Article (Author postprint) (1.9 MB) - Private access
Intrinsic advantage for canonical forms in spoken word recognition: myth or reality?
|Published in||Language, Cognition and Neuroscience. 2017, p. 1-18|
|Abstract||In connected speech, many words are produced with a pronunciation that differs from the canonical form. How the speech recognition system deals with this variation is a fundamental issue in the language processing literature. The present study examines the roles of variant type, variant frequency, and context in the processing of French words with a canonical (schwa variant, e.g. semaine “week”) and a non-canonical pronunciation (no-schwa variant, s'maine). It asks whether the processing of canonical pronunciations is faster than the processing of non-canonical ones. Results of three lexical decision experiments reveal that more frequent variants are recognised more quickly, and that there is no advantage for canonical forms once variant frequency is accounted for. Two of these experiments further failed to find evidence that the context in which the words are presented modulate the effect of variant type. These findings are discussed in the light of spoken word recognition models.|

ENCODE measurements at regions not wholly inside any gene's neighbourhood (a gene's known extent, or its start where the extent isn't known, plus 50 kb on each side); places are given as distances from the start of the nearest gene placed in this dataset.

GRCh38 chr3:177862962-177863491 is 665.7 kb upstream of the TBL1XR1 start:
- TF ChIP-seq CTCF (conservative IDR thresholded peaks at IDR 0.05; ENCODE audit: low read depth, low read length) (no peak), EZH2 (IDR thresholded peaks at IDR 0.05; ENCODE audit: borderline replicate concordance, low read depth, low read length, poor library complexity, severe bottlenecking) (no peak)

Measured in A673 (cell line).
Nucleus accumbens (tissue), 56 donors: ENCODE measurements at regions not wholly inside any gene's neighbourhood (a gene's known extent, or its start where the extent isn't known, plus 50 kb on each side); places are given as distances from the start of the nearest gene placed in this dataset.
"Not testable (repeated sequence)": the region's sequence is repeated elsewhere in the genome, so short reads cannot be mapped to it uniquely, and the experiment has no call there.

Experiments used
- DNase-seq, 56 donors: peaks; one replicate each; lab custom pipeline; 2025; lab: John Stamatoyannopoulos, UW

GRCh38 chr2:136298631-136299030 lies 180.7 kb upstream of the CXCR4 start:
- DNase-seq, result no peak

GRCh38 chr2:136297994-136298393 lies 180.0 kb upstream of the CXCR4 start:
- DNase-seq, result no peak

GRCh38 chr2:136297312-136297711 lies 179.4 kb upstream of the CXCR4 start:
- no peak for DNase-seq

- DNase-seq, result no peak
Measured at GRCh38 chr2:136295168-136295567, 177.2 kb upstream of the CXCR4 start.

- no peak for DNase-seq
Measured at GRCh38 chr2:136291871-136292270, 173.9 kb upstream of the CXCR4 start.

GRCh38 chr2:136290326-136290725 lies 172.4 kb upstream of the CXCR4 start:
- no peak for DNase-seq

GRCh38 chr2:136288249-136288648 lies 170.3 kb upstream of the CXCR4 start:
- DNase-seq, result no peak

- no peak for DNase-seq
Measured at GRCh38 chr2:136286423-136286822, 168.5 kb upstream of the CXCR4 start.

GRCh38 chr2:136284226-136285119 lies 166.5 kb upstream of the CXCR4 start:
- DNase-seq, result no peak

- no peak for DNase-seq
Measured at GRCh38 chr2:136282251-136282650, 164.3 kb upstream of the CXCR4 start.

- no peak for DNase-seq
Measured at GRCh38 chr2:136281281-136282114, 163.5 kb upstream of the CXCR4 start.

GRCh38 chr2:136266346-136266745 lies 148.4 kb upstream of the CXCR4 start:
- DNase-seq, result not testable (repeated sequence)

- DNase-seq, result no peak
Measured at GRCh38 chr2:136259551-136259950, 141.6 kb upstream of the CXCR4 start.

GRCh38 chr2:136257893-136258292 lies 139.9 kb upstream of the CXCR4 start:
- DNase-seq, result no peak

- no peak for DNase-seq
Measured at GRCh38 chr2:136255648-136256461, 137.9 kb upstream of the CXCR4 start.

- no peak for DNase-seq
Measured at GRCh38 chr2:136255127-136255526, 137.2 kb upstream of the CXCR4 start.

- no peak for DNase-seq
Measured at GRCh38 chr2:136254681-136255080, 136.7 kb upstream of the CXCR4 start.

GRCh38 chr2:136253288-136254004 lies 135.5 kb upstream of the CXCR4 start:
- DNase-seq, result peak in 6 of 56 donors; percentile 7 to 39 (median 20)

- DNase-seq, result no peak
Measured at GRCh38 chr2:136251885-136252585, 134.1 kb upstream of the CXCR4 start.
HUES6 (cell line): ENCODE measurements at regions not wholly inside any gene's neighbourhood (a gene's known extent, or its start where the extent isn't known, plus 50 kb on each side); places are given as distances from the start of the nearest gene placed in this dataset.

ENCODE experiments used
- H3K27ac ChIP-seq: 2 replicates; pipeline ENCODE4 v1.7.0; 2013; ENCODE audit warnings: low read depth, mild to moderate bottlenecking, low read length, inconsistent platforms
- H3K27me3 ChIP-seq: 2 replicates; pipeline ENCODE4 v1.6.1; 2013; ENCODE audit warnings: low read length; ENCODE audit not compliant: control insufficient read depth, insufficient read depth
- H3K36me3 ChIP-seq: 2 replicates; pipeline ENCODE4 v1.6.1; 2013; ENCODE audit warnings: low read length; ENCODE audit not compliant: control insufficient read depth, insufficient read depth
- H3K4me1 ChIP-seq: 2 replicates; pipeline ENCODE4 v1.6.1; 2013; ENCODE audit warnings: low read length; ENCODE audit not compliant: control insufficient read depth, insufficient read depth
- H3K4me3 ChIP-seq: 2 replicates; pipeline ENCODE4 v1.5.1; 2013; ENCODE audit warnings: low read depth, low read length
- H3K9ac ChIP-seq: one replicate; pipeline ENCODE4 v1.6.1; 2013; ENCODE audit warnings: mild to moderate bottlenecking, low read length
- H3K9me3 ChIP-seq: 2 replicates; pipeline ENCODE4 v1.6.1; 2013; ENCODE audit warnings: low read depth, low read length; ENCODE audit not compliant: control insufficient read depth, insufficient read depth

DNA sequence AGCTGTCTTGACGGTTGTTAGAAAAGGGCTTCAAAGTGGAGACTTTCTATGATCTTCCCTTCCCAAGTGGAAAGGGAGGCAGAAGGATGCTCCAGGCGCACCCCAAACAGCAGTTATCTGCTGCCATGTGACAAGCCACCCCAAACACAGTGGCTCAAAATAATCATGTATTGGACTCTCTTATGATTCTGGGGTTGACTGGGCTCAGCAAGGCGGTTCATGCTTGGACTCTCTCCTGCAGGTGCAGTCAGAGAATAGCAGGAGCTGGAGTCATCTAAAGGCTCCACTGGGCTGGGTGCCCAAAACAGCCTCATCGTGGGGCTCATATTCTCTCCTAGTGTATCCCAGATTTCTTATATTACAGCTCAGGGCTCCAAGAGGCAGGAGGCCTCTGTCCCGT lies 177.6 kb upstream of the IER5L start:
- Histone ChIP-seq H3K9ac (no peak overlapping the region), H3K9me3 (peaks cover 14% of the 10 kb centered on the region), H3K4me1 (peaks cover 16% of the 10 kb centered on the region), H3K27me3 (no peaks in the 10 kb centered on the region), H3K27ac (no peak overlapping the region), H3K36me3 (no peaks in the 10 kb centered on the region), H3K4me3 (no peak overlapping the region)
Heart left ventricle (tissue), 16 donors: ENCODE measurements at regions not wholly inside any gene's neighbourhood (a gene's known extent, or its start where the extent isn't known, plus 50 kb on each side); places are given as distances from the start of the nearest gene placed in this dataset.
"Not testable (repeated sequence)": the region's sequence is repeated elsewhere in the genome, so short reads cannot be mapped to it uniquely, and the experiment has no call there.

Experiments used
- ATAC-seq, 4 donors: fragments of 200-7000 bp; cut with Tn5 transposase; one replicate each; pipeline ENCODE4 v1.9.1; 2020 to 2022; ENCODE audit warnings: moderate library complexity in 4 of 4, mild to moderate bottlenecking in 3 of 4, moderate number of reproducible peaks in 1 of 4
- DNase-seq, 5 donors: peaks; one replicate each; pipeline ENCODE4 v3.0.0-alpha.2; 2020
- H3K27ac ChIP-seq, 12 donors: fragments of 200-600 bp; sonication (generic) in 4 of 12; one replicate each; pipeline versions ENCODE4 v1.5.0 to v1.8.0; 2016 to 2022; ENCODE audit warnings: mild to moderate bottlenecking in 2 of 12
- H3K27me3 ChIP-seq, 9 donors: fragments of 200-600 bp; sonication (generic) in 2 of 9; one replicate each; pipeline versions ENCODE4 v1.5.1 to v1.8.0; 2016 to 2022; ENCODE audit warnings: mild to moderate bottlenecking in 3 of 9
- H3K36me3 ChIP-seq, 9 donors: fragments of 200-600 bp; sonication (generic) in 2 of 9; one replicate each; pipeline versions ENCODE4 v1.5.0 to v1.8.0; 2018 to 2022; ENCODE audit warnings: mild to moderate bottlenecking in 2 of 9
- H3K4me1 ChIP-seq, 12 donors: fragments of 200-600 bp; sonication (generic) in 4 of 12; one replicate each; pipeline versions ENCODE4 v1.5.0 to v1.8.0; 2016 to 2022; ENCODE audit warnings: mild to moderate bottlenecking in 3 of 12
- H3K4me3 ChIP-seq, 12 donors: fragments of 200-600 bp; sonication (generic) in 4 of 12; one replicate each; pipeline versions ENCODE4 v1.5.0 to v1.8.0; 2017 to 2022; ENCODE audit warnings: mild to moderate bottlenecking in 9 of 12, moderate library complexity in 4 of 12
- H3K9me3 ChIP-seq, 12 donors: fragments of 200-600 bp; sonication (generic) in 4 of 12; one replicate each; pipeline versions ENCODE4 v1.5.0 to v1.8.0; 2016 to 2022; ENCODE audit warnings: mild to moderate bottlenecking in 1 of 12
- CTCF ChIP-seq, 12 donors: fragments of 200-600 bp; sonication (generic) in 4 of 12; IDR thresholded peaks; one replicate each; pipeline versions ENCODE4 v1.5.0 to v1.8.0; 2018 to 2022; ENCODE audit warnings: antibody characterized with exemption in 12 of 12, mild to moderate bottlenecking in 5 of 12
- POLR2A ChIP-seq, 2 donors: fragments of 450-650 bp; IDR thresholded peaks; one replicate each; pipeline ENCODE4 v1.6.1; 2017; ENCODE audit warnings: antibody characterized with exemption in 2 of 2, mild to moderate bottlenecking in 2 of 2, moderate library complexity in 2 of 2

|Keywords||Spoken word recognition — Phonological variation — Exposure frequency — French schwa — Context|
|BUERKI FOSCHINI, Audrey Damaris et al. Intrinsic advantage for canonical forms in spoken word recognition: myth or reality?. In: Language, Cognition and Neuroscience, 2017, p. 1-18. https://archive-ouverte.unige.ch/unige:100792|